Album Review: Pond - The Weather
Pond have a lot in common with Tame Impala. Both are neo-psychedelic rock projects from Perth, Australia. Both have recently progressed from fuzzy guitar driven music towards more synth oriented sounds. They’ve even shared members over the years, including Tame Impala mastermind Kevin Parker, who’s also been Pond’s producer since 2012’s Beard, Wives, Denim album. Yet they sound incredibly different. Parker’s project combines psych rock with gorgeous, melodic and intricate songwriting. Pond, however, freely serve up bonkers, disjointed and indulgent psychedelia. Their seventh studio album The Weather is no exception.
Following 2015’s groovy Man it Feels Like Space Again, The Weather shows Pond leaning further towards poppy songwriting and electronic instrumentation. Except it doesn’t feel like they’ve sold out. Rather, Pond have turned to pop to expand their sound into even trippier territory. Frontman Nicholas Allbrook’s vocals soar with more melodic bombast than ever, bolstered by lush, spaced-out keyboards, deliciously processed drums and ropey, unhinged guitars. Unlike Tame Impala, Pond aren’t trying to polish up psychedelia for the mainstream. Their unrelenting madness still explodes through this record with quirky abandon.
The Weather is also packed with fantastic songs. Allbrook and Jay Watson co-write most of them, from the apocalyptic opener 30000 Megatons to the closing title track – one of four songs that crescendos into what Watson has aptly branded “cosmic b*******”. Allbrook is the sole writer on the nihilistic Zen Automaton, bringing a hefty chunk of political cynicism (reminiscent of his grim solo album Pure Gardiya) that permeates across the record. Conversely, Watson provides Colder Than Ice and All I Want For Xmas (is a Tascam 388) with the 80s disco vibes his solo project Gum is known for.
“…Pond hold everything together tighter than ever thanks to their unshakeable personality, captivating songwriting and Parker’s phenomenal production work.”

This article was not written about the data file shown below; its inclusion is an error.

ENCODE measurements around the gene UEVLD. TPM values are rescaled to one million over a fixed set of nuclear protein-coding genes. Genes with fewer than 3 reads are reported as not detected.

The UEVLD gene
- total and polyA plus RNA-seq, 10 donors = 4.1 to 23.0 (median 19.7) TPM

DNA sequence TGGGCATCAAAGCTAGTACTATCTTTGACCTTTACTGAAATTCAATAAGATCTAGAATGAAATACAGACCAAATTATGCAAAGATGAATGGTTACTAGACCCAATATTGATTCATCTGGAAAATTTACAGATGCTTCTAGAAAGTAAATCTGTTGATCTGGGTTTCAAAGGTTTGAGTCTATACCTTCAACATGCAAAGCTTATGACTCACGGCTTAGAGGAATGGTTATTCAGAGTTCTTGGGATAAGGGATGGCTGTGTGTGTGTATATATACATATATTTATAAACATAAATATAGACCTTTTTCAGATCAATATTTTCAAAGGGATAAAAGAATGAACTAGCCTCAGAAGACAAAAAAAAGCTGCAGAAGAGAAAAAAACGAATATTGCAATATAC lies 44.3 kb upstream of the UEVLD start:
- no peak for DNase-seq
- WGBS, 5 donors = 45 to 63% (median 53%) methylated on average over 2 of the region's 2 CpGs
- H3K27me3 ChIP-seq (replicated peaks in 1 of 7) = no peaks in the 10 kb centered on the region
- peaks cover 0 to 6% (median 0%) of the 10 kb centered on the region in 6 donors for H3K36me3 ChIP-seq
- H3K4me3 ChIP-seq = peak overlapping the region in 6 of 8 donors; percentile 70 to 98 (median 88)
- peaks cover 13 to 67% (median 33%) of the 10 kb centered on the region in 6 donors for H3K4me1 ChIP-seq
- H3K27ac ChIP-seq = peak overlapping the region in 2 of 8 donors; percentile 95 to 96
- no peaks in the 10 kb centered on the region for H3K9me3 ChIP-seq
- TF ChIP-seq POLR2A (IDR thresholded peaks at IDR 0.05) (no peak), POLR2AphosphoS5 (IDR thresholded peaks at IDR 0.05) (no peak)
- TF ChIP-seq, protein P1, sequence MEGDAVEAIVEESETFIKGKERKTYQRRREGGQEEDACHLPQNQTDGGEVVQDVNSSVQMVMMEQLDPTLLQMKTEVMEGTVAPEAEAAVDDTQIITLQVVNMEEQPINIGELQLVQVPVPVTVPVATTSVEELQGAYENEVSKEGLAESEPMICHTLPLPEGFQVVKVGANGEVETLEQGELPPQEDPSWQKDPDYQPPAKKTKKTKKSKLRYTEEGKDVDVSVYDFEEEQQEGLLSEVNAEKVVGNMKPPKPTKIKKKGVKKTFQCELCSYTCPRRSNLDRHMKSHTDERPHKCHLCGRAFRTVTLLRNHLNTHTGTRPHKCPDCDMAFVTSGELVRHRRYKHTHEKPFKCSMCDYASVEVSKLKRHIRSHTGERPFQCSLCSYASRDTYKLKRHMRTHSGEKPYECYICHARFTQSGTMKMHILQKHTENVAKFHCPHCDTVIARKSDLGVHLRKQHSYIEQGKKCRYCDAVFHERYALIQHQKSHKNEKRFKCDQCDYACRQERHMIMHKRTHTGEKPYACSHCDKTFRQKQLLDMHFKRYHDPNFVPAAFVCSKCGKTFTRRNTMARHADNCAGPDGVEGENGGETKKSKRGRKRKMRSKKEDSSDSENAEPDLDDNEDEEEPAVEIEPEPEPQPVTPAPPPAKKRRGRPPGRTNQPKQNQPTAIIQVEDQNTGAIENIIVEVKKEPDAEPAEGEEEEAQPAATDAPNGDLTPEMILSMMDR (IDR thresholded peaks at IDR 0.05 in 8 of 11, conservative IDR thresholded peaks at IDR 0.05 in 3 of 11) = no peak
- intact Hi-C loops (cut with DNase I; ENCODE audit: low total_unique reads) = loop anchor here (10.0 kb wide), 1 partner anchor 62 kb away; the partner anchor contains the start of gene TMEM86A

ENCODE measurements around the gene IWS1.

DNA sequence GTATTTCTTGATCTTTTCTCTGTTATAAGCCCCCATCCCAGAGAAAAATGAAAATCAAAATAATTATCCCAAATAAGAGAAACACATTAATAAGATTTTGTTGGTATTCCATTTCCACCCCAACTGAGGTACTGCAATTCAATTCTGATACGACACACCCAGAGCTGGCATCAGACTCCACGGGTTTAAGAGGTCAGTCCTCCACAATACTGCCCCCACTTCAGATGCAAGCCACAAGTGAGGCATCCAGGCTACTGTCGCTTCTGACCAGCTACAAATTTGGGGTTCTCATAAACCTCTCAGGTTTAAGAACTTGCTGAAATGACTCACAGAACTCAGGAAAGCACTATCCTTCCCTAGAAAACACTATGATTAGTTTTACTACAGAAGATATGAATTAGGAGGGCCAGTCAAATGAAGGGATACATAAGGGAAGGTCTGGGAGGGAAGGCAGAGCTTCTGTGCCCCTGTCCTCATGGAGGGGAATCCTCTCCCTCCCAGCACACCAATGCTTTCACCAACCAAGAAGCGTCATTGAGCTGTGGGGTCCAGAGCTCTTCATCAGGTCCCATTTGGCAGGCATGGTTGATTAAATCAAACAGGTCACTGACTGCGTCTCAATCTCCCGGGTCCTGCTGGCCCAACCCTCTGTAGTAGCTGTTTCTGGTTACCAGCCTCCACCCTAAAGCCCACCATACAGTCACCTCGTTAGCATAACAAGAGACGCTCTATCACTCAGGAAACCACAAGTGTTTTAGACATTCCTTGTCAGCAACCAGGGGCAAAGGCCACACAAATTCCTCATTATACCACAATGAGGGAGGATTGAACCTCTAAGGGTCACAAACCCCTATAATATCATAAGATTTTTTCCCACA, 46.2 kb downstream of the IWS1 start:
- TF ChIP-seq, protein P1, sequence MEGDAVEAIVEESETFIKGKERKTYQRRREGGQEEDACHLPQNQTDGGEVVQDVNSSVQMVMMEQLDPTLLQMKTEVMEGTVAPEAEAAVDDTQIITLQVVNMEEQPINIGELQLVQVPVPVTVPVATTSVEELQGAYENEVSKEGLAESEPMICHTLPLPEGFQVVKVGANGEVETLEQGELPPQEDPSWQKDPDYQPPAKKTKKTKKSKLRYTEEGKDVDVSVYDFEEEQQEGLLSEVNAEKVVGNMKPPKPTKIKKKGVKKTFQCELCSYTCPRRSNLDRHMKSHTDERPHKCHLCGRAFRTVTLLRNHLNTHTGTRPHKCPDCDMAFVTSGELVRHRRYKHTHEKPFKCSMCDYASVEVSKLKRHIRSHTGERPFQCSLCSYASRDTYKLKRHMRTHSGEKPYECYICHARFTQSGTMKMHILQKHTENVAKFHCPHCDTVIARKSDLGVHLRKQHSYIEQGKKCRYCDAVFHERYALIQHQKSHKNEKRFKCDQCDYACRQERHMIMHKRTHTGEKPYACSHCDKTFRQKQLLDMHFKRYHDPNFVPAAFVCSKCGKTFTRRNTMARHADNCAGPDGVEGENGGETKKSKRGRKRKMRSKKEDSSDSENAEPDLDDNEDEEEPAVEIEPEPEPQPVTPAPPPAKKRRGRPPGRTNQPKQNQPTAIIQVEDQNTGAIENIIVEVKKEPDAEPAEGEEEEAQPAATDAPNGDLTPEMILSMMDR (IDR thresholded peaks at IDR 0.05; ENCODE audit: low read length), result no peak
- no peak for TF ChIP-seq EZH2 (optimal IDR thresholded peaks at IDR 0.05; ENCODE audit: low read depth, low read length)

Other tracks include Paint Me Silver, which adds a slice of funk thanks to a slowed down sample of Cosmic Convoy by Todd Rundgren’s Utopia. The two-part epic Edge of the World explores Australia’s place in the world in grand style, whilst the lead single Sweep Me Off My Feet blends witty commentary on relationships and social media with blissful psychedelic pop. A/B is the most intriguing track, comprising of two distinct parts. Part ‘A’ is a distorted, high tempo rant about consumerism, brought abruptly down to earth by part ‘B’ as Allbrook comforts a young drug addict over a laid-back, R&B tinged instrumental similar to Tame Impala’s Currents.
There’s a diverse array of songs on The Weather, allowing for exciting if occasionally unfocused listening. Colder Than Ice and All I Want For Xmas briefly stray from the album’s concept and the first side is dominated by the more poppy tracks. Still, Pond hold everything together tighter than ever thanks to their unshakeable personality, captivating songwriting and Parker’s phenomenal production work. Ultimately, the essence of the album is summed up perfectly by Allbrook, “At the end of all this confusion in our weird little white antipodean world, there’s the beach, purity and nature that brings us all together”
The Breakdown | Album Review: Pond – The Weather
The Weather is Pond’s tightest and most creative release yet, combining cynical but witty political commentary with bonkers but beautiful psychedelia.